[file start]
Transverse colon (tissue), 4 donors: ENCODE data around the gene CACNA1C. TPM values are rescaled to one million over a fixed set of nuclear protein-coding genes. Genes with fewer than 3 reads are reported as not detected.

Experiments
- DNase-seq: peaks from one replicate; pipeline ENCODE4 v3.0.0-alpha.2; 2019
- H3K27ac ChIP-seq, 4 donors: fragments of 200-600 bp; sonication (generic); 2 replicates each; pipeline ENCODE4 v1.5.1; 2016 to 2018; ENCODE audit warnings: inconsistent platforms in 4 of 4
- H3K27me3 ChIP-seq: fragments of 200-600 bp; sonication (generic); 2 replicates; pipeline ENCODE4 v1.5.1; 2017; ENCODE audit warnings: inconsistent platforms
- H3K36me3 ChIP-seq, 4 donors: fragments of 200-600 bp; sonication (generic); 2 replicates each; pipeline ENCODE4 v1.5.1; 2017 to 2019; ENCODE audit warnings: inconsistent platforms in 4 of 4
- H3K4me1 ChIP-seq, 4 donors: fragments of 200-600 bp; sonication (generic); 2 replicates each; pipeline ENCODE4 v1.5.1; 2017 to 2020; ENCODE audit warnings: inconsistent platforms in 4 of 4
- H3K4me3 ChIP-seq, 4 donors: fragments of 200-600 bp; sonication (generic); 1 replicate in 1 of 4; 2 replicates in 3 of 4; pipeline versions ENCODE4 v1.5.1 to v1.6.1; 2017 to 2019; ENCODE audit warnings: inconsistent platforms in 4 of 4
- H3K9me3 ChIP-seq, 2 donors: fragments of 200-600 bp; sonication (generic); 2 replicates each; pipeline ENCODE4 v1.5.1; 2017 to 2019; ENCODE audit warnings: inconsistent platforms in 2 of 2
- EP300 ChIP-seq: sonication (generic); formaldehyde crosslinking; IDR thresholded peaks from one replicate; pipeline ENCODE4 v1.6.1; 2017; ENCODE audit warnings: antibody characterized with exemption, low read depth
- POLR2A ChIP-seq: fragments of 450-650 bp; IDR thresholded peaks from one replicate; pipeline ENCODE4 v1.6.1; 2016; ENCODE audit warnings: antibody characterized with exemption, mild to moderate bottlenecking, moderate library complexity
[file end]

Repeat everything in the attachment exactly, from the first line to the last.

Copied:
Transverse colon (tissue), 4 donors: ENCODE data around the gene CACNA1C. TPM values are rescaled to one million over a fixed set of nuclear protein-coding genes. Genes with fewer than 3 reads are reported as not detected.

Experiments
- DNase-seq: peaks from one replicate; pipeline ENCODE4 v3.0.0-alpha.2; 2019
- H3K27ac ChIP-seq, 4 donors: fragments of 200-600 bp; sonication (generic); 2 replicates each; pipeline ENCODE4 v1.5.1; 2016 to 2018; ENCODE audit warnings: inconsistent platforms in 4 of 4
- H3K27me3 ChIP-seq: fragments of 200-600 bp; sonication (generic); 2 replicates; pipeline ENCODE4 v1.5.1; 2017; ENCODE audit warnings: inconsistent platforms
- H3K36me3 ChIP-seq, 4 donors: fragments of 200-600 bp; sonication (generic); 2 replicates each; pipeline ENCODE4 v1.5.1; 2017 to 2019; ENCODE audit warnings: inconsistent platforms in 4 of 4
- H3K4me1 ChIP-seq, 4 donors: fragments of 200-600 bp; sonication (generic); 2 replicates each; pipeline ENCODE4 v1.5.1; 2017 to 2020; ENCODE audit warnings: inconsistent platforms in 4 of 4
- H3K4me3 ChIP-seq, 4 donors: fragments of 200-600 bp; sonication (generic); 1 replicate in 1 of 4; 2 replicates in 3 of 4; pipeline versions ENCODE4 v1.5.1 to v1.6.1; 2017 to 2019; ENCODE audit warnings: inconsistent platforms in 4 of 4
- H3K9me3 ChIP-seq, 2 donors: fragments of 200-600 bp; sonication (generic); 2 replicates each; pipeline ENCODE4 v1.5.1; 2017 to 2019; ENCODE audit warnings: inconsistent platforms in 2 of 2
- EP300 ChIP-seq: sonication (generic); formaldehyde crosslinking; IDR thresholded peaks from one replicate; pipeline ENCODE4 v1.6.1; 2017; ENCODE audit warnings: antibody characterized with exemption, low read depth
- POLR2A ChIP-seq: fragments of 450-650 bp; IDR thresholded peaks from one replicate; pipeline ENCODE4 v1.6.1; 2016; ENCODE audit warnings: antibody characterized with exemption, mild to moderate bottlenecking, moderate library complexity